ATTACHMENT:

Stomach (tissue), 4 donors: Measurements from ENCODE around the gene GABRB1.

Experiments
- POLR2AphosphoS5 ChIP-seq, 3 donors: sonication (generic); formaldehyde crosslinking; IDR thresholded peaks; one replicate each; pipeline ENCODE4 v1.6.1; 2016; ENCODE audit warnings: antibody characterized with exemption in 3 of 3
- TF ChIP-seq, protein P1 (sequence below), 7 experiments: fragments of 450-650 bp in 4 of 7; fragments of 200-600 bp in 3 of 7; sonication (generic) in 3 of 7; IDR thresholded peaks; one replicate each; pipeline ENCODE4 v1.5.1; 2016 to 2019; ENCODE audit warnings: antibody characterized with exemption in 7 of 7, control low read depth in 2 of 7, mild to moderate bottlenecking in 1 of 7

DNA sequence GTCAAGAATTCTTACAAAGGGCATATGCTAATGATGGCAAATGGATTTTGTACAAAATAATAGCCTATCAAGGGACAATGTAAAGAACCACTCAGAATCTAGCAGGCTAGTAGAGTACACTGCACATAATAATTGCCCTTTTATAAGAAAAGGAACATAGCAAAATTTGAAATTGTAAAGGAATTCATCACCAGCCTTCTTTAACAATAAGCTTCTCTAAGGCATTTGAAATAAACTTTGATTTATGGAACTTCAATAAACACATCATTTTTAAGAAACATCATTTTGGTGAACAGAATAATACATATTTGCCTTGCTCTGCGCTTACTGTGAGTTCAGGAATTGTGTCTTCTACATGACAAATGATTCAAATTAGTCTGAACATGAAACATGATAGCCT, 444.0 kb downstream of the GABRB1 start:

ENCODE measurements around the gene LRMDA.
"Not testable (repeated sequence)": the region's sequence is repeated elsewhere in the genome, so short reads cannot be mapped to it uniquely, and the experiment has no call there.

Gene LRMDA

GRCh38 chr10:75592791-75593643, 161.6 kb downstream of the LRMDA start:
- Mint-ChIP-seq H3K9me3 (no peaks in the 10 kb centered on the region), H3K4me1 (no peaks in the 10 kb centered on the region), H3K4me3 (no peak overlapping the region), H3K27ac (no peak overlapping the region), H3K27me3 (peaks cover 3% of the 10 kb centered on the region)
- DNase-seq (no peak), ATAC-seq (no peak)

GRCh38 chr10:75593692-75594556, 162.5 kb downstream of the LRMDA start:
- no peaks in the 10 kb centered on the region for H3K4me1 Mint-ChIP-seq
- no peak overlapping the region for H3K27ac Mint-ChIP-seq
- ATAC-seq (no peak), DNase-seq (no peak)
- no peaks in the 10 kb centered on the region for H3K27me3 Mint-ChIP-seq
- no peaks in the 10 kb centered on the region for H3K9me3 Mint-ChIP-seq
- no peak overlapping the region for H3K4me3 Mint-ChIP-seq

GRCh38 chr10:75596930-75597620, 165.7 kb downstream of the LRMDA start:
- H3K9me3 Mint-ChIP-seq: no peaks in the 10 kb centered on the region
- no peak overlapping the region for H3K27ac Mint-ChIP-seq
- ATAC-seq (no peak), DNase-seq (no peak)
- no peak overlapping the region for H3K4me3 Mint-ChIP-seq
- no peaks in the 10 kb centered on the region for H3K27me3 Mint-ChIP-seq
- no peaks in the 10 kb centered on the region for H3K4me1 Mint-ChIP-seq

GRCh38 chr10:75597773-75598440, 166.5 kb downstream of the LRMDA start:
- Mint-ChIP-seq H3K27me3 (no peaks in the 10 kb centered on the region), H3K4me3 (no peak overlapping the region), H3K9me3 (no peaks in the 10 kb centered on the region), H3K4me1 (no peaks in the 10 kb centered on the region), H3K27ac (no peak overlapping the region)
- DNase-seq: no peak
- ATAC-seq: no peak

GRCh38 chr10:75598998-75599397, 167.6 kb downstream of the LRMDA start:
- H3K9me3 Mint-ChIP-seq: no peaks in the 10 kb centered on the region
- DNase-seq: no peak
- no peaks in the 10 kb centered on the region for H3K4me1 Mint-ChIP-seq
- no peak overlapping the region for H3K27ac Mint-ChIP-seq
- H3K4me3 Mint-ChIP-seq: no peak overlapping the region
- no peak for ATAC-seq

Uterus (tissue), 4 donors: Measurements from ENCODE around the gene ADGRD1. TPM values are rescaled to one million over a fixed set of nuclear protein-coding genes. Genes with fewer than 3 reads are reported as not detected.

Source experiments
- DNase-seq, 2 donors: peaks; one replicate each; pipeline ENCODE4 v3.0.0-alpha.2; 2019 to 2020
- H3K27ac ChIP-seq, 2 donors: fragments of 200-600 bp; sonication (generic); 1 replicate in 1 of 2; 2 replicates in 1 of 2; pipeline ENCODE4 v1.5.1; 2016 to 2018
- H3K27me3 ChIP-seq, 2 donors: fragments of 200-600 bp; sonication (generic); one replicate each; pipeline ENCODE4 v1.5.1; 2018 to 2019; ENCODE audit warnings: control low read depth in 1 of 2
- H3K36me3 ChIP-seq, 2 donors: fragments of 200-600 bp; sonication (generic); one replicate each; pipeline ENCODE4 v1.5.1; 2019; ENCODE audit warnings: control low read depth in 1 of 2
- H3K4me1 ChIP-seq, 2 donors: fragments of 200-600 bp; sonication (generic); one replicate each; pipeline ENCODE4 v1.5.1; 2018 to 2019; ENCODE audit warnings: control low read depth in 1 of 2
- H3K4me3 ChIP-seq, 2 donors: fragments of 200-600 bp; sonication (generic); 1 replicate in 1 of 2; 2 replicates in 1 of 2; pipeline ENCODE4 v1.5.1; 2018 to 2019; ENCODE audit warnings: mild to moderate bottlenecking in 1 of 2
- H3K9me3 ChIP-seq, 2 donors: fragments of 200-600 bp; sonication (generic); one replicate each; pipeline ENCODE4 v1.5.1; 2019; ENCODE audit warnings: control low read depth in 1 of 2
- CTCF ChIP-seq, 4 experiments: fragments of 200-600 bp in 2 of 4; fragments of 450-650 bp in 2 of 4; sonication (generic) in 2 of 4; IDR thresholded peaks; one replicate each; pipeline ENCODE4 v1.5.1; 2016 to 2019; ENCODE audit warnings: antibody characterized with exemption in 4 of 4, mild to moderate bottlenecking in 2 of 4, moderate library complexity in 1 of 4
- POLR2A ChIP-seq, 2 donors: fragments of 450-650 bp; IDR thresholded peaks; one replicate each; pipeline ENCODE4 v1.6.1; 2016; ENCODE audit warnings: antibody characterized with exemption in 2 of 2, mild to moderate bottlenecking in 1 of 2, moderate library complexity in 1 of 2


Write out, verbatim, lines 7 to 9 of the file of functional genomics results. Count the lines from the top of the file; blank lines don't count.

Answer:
"Not testable (repeated sequence)": the region's sequence is repeated elsewhere in the genome, so short reads cannot be mapped to it uniquely, and the experiment has no call there.

Gene LRMDA

GRCh38 chr10:75592791-75593643, 161.6 kb downstream of the LRMDA start: